Benjamin Deffinbaugh's memoirs
The Civil War Comes to the Farm
The muttering of the storm low down on the horizon, where the faintest glow and flash of the lightning of the Civil War began to be seen and heard was now approaching to overwhelm the country in sorrow, and one of the chief causes was Negro servitude. Of course there were others so called, but the prominent act remains that slavery was the first one. It could be seen when neighbors would meet, the question was debated pro and con, often with bitter feelings. The controversy was accentuated by the John Brown raid at Harpers Ferry, which happened in Oct., 1859, which I distinctly remember though only five years of age. The image that is most distinctly imprinted on my mind is the picture of Brown's hanging in Harpers Weekly, Dec, 1859, when he was executed at Charlestown, Va., now WVa.
I will now pass on to the opening of the greatest Civil War in history and only surpassed by the awful conflict now just closed in Europe.
The first incident I recollect was a company of regular cavalry who had lost their road and camped one night on the place. They were commanded by West Pointer, Col. Beasley. The officers were invited to supper by my father and spent some time before returning to camp telling stories of their life on the frontier among the Indians, which I listened to with open-mouthed wonder. This happened in the first year of the war, 1861.
The next incident impressed on my mind was a visit by some of the members of the 1st New York cavalry, who had their camp at Oldtown. A different set of men from the regulars, it seemed as if these men were out on a chicken stealing excursion. There was no one home at the time but my brother Singleton and sister Emily with myself. Our mother had gone on a visit to some of the neighbors and father was working in a distant field. He told my sister (she being the eldest), in the event of anyone coming, to blow on a conch shell which generally was used for a dinner horn to call the hands from the fields. When the soldiers rode into the barnyard and commenced shooting at everything in sight that had feathers, my sister seized the shell and blew a blast that was heard by our father, but the brave troopers, on the alarm being sounded, put spurs to their horses and disappeared in short order, minus chickens.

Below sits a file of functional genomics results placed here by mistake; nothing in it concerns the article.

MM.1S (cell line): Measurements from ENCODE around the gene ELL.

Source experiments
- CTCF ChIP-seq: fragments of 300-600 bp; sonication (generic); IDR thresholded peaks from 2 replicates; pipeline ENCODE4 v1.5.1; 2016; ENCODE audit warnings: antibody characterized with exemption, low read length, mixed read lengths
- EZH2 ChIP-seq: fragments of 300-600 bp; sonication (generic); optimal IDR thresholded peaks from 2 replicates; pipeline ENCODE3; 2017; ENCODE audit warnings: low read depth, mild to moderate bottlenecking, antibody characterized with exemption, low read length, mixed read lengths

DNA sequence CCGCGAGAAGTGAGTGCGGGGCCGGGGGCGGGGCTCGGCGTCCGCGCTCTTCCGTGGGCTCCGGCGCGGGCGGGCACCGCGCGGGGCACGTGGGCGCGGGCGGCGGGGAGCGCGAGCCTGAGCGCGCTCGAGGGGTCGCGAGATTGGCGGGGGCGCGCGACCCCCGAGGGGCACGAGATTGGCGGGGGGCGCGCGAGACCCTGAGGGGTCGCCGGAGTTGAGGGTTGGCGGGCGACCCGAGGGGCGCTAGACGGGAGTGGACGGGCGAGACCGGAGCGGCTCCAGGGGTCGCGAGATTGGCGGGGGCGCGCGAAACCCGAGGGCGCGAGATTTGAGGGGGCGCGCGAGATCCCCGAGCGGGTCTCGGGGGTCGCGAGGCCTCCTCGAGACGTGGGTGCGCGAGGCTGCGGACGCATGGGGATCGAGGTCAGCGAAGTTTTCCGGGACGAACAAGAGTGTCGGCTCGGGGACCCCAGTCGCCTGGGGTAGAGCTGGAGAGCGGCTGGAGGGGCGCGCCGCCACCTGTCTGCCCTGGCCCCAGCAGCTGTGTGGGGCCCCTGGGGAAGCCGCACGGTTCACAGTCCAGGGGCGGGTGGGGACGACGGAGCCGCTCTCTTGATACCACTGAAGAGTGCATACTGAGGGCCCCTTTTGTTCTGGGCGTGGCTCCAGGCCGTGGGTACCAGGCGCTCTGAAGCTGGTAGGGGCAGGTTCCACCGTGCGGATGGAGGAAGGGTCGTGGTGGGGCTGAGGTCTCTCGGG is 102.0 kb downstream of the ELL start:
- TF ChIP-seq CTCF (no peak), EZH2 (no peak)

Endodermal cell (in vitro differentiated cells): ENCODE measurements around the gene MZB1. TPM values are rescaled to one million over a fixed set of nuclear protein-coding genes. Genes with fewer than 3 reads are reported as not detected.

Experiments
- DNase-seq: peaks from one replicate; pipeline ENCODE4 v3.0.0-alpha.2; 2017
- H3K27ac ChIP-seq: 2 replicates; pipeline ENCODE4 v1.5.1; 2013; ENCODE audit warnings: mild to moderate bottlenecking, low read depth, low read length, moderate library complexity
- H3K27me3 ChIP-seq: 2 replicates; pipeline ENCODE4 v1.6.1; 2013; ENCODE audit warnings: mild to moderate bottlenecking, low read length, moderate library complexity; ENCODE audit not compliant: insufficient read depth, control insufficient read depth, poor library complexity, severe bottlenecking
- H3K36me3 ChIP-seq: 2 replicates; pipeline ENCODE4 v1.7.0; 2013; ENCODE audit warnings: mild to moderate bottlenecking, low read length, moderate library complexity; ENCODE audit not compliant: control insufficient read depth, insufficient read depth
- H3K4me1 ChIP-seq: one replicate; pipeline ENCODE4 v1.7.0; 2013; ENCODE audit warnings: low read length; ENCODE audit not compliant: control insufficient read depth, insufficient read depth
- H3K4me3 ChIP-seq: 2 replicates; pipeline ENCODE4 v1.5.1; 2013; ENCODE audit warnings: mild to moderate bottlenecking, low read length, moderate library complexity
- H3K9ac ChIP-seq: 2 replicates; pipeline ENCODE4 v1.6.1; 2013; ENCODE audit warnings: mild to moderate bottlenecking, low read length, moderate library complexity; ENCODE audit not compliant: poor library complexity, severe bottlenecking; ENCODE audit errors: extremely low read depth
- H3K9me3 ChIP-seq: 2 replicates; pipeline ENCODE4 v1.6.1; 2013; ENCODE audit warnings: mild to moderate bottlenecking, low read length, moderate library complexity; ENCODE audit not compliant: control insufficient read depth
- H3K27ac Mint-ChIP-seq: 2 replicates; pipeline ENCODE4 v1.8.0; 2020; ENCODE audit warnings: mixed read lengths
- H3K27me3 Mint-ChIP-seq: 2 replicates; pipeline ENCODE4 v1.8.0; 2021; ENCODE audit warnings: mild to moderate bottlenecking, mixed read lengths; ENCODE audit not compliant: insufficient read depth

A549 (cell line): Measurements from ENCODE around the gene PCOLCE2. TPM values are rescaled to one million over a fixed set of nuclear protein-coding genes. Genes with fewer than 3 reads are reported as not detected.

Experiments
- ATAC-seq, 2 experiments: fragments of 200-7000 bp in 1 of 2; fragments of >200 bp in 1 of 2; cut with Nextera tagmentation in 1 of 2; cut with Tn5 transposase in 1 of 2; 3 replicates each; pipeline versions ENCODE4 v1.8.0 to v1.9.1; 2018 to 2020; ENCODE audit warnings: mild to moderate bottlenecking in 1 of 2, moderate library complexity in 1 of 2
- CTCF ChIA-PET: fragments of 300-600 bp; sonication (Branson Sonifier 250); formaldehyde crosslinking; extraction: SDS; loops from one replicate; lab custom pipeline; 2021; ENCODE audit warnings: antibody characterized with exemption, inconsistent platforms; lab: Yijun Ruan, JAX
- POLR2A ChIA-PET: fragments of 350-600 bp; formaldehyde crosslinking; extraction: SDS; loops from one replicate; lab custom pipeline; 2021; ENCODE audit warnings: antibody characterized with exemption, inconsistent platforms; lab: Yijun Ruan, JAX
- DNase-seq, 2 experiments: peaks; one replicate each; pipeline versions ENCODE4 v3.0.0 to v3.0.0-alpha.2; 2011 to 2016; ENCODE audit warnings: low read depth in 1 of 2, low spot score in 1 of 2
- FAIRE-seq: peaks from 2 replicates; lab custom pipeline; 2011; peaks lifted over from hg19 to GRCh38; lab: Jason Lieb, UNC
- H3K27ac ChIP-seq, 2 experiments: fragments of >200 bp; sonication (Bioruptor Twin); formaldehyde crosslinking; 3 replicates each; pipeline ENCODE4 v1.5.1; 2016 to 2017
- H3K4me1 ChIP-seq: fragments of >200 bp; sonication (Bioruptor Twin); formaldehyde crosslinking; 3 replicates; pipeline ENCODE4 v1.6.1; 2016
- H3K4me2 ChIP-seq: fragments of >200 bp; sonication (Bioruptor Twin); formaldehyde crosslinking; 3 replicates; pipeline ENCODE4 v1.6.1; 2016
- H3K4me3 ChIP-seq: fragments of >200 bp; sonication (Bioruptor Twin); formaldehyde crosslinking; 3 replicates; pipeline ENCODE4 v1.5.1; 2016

After this, visits by the soldiers were quite frequent. One day a single cavalry man, a raw German, gave us a call. He had dismounted and tied his horse at the gate and was coming along the path towards the house. One of our dogs, a large Newfoundland, made a rush for him, and the German, in drawing his sabre for defense, made a step backward and fell over the scabbard that was hanging at his side. If the dog had not been called off, the Dutchman would have suffered severely.
There was a young trooper by the name of Cropp Valentine who brought a beautiful little horse to be taken care of on the farm. The owner was an affable young man and was well liked by all. Finally orders came for the regiment to break camp and join Gen. McClellan's army at Washington for the invasion of Virginia. The young soldier came for his horse and bid us all farewell, and we never heard of him again.
Recruiting for the army of the North was now in full blast, and a majority of the people sided with the Union cause. The young men volunteered and server in a regiment known as the first Maryland Home Guard. The fever for a military life was so great among the young fellows that they in a manner [ran] over each other to join the company. Just at this time my father was in the midst of his harvest and two or three of the neighbor boys of military age were helping out. But these young fellows threw down the cradle, scythe and rake and hid themselves in Oldtown and joined the company. They thought it would be a picnic: the war would only last for a few months, the South would be soundly whipped back into the Union, and they then could return to their homes. It was four years before it was all over, and some never came back.